Basically all the progressives of Australian politics of the 70s were; "More art funding, but the young'uns are alright and need more native entertainment."

    Conservatives were like; "More art funding 'cos young'uns aren't alright and need civilizing."

    And George Miller being a doctor who saw the ridiculous road death tolls from drinking, recreational drug use, and then driving (and racing), wasn't exactly hung up on the idea Australian youth being okay. Having seen two of his friends die in a motor vehicle accident when he himself was young and a lot more rough and tumble, drinking and getting into fights himself.

    Max Rockatansky, much like Australian characters of the time, were swallowed up by the world that confronted them.

    They couldn't be traditional heroes, nor have traditional heroic typecast tales about them. The key themes of many Australian films at the time that separate them from other Western media, is the individual is largely nothing compared to the social forces that threaten them. Threaten them with insanity, barbarism and in a sense hopelessness unless there is a guiding hand. A unified desire to rise ourselves up collectively.

    If you want to see an active example of this, I suggest Wake in Fright. Probably the best piece of surrealist horror where cultural degradation itself is the primary motivator of the protagonist's fall from grace. Wake in Fright is just amazing. Like easily one of the best horror films ever made, which is 'horror' in terms of something very real could happen, but from the basis of an already maddening world where people do not collectively hold themselves to 'higher values of civilization'.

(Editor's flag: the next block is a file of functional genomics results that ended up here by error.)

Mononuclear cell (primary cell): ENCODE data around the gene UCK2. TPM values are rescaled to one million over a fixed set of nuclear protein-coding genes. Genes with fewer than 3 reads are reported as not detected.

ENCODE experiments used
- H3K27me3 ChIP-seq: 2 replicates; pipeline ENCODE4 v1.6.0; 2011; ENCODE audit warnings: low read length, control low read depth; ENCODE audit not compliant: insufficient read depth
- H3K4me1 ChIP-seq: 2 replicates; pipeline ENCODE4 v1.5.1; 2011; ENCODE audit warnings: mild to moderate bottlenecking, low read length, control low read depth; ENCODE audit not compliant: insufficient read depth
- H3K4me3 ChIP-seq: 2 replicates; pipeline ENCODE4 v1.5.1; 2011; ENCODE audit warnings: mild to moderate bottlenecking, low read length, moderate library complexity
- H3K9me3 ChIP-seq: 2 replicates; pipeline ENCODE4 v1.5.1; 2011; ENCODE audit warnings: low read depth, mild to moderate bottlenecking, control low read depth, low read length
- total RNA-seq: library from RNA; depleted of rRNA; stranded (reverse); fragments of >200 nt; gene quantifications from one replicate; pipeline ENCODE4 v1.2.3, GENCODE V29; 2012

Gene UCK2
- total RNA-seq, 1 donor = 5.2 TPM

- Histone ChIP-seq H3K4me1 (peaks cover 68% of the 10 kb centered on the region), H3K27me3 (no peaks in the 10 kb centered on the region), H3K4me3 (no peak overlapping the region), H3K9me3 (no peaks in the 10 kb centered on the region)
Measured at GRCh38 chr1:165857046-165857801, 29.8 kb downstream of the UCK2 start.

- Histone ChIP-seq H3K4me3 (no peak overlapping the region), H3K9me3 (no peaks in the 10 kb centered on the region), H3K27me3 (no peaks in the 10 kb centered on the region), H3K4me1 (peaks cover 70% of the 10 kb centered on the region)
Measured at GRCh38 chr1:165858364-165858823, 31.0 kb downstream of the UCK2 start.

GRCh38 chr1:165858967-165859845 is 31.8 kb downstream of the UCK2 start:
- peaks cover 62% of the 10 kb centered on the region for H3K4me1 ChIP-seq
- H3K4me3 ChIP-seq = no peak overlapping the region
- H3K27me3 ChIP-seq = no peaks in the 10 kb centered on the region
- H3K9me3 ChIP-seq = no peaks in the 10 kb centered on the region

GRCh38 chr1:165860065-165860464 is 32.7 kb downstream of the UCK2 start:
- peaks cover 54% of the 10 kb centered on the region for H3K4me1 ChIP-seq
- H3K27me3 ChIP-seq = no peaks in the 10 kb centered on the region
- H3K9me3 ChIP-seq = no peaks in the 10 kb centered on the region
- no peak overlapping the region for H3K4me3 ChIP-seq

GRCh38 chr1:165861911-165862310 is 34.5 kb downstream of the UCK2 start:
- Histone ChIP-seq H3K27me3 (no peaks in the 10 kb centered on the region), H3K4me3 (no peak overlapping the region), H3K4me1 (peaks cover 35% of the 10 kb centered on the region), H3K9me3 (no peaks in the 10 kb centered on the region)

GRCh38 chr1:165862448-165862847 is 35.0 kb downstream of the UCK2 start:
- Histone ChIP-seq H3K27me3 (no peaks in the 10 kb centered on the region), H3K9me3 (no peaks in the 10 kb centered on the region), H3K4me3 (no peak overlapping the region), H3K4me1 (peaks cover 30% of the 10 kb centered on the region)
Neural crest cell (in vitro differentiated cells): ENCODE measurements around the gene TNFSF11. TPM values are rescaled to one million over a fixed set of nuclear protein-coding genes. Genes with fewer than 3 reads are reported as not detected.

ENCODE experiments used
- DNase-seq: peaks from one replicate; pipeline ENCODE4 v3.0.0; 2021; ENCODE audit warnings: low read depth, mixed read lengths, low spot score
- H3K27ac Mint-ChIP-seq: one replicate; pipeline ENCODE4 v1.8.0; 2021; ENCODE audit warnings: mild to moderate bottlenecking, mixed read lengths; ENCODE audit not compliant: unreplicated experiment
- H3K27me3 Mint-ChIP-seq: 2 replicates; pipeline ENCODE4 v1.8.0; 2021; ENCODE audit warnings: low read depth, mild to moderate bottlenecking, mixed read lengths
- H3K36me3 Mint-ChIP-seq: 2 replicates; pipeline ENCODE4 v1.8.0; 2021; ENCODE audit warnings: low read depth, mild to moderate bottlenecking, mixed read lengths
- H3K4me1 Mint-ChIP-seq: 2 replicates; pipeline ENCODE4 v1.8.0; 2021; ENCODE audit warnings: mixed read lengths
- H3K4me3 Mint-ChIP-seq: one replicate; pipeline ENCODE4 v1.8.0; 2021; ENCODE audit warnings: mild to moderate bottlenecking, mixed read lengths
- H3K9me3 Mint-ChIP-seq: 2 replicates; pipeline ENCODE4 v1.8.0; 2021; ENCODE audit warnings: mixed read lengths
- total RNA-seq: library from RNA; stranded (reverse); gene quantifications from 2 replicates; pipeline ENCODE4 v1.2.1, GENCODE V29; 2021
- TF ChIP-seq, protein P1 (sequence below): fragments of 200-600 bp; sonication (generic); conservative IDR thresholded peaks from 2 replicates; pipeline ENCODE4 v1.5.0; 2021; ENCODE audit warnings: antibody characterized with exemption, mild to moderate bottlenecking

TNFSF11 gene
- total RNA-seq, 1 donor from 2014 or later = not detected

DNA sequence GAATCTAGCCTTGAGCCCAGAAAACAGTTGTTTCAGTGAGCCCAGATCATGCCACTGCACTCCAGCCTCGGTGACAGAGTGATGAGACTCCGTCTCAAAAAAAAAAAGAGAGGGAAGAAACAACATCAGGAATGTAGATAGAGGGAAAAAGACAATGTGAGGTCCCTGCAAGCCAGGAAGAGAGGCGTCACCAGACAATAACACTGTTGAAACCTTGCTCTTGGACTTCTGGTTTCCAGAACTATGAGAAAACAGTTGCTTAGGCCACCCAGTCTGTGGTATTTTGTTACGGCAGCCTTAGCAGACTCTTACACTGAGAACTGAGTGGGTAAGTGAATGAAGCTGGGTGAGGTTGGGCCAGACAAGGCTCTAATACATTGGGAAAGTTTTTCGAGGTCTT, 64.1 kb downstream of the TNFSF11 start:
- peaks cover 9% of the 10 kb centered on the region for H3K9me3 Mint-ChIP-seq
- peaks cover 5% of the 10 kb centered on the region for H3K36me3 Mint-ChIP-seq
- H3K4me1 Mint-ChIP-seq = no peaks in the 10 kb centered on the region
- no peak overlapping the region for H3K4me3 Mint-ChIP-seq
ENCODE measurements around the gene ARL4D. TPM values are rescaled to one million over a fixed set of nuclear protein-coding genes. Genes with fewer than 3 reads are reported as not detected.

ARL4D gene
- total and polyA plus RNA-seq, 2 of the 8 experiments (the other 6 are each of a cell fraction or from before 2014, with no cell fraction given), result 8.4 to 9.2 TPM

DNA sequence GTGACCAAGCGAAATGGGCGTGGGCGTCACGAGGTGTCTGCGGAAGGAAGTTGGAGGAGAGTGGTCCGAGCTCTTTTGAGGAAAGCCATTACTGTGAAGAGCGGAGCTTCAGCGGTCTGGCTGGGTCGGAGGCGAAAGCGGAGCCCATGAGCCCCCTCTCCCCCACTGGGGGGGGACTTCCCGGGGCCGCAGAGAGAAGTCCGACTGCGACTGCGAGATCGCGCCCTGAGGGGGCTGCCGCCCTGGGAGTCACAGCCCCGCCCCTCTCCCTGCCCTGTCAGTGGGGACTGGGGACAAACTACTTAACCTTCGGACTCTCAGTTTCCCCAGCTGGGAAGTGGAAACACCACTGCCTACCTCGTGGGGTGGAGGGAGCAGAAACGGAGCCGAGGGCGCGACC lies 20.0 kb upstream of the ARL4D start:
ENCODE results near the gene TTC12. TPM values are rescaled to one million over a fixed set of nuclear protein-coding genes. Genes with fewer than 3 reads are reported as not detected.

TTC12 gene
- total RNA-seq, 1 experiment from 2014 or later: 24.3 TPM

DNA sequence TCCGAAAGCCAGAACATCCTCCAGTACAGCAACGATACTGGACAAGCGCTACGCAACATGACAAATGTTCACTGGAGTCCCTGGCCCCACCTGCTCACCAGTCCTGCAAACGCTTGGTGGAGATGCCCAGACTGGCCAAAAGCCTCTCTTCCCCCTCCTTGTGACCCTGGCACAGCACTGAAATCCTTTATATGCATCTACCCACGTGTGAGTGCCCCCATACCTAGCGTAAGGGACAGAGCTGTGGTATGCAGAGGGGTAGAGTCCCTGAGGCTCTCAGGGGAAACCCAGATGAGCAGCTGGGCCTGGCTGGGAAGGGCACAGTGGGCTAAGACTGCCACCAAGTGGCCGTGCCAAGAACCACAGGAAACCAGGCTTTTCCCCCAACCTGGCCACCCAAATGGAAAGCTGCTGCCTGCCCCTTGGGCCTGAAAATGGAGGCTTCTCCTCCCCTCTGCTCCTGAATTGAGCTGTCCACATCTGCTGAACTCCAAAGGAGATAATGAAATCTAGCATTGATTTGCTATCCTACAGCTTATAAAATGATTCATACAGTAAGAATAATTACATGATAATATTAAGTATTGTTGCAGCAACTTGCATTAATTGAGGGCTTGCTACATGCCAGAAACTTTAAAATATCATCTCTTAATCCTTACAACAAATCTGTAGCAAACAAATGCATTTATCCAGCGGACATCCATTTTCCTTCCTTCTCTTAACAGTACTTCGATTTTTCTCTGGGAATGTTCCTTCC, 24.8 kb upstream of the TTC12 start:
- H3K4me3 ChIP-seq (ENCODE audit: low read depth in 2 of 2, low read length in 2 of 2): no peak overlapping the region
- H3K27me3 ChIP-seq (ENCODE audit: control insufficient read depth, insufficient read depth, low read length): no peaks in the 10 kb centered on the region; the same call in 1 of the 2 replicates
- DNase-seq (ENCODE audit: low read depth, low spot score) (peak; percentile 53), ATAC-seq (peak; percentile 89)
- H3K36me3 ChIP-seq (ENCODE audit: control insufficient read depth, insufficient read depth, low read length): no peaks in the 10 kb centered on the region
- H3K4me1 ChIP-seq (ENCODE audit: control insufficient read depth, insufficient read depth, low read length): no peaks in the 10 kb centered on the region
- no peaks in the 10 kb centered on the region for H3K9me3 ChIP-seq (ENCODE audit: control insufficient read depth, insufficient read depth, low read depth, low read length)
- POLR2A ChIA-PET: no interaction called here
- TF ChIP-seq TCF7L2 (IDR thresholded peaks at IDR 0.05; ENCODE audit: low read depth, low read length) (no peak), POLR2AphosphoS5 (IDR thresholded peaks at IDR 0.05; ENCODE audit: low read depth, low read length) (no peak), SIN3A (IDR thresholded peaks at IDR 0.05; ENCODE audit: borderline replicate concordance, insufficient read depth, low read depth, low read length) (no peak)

It's hard to explain why it's so good without watching it. It's brilliant, and also sums up a lot of fears politicians had as to the conditions of their still very recent nationhood. Watch Wake in Fright, and you get Max Rockatansky. There is a reason why even during the Cold War, the first Mad Max has fuck all to do with nuclear war. Because that wan't actually the biggest fears Australian politicians had. That was an addition of later films.

    There is also why there was a big push during the 60s and 70s to show Australian actions during both World Wars. Because definitively these were moments which the Australian government could point to and construct the narrative as to the possibilities of a nation pulling towards some idea of universal 'greatness'. Also why roughly at this same time you had a whole lot of politicians pushing the idea that Australian independence was born not on 1901, but in 1915 ... as Australia firmly entered the world stage and shaped world geopolitics.

    Speaking of the problems ofthe film I found, however ...

    The core of it is how Fury Road is shot.

    In Mad Max 2, you had stunts that were long shots and were incredibly dangerous. And the stunt doubles knew it. You saw them wobble. You see active fear of; "Don't fuck this up or I die." So there is a palpable fear when leaping onto vehicles, and there were long shots that followed the entire event of boarding the truck.

    In Fury Road, the sheer number of action-schlock jump cuts diminishes this given the natural idea of showing real fear of the stunt doubles doing what they're doing has been ixnayed for simply the act of doing it, as if to highlight as if some inhuman like insanity makes it seem shot in a way that is schizophrenic.

    Though arguably you can't get away with the same stuff you used to concerning basic health and safety...

    Pirates 3 At World's End.

    I am starting to appreciate this movie.

    Why is it bad again?

    Samtemdo8:
    Pirates 3 At World's End.

    I am starting to appreciate this movie.

    Why is it bad again?

    Its not awful imo. The only problem is I find a little boring and the multiple Johnny Depp thing was kinda annoying/unfunny. That aside, I admire the scope of it, the battle was really good and the ending was nice.

    Its certainly better than On Stranger Tides and Dead Men Tell No Tales.

    American Hustle is overrated trite and David O. Russell is a hack.